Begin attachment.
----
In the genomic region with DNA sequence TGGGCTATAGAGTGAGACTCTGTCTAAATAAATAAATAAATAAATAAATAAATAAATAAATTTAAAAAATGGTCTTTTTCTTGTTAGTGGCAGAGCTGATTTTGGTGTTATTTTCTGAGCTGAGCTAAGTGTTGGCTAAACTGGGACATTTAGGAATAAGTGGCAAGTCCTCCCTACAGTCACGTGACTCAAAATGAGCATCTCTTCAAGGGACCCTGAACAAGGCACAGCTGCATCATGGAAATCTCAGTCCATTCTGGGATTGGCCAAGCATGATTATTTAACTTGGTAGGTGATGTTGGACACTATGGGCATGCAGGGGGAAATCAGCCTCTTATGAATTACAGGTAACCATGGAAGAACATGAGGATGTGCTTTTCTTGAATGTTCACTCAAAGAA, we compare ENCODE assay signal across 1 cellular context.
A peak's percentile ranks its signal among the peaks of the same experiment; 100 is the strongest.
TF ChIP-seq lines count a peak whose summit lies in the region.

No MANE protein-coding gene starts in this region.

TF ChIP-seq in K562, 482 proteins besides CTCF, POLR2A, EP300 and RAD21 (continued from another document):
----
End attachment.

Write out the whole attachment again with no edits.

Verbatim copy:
In the genomic region with DNA sequence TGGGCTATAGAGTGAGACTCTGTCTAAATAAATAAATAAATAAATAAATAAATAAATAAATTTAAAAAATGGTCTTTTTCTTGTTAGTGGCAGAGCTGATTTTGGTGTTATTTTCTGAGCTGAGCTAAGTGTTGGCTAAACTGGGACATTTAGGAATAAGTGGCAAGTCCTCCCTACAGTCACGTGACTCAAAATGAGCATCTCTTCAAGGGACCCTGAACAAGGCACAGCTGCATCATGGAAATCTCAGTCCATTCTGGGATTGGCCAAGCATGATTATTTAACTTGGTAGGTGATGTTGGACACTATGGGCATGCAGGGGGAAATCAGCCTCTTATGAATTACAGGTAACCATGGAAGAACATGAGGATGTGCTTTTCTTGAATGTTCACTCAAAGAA, we compare ENCODE assay signal across 1 cellular context.
A peak's percentile ranks its signal among the peaks of the same experiment; 100 is the strongest.
TF ChIP-seq lines count a peak whose summit lies in the region.

No MANE protein-coding gene starts in this region.

TF ChIP-seq in K562, 482 proteins besides CTCF, POLR2A, EP300 and RAD21 (continued from another document):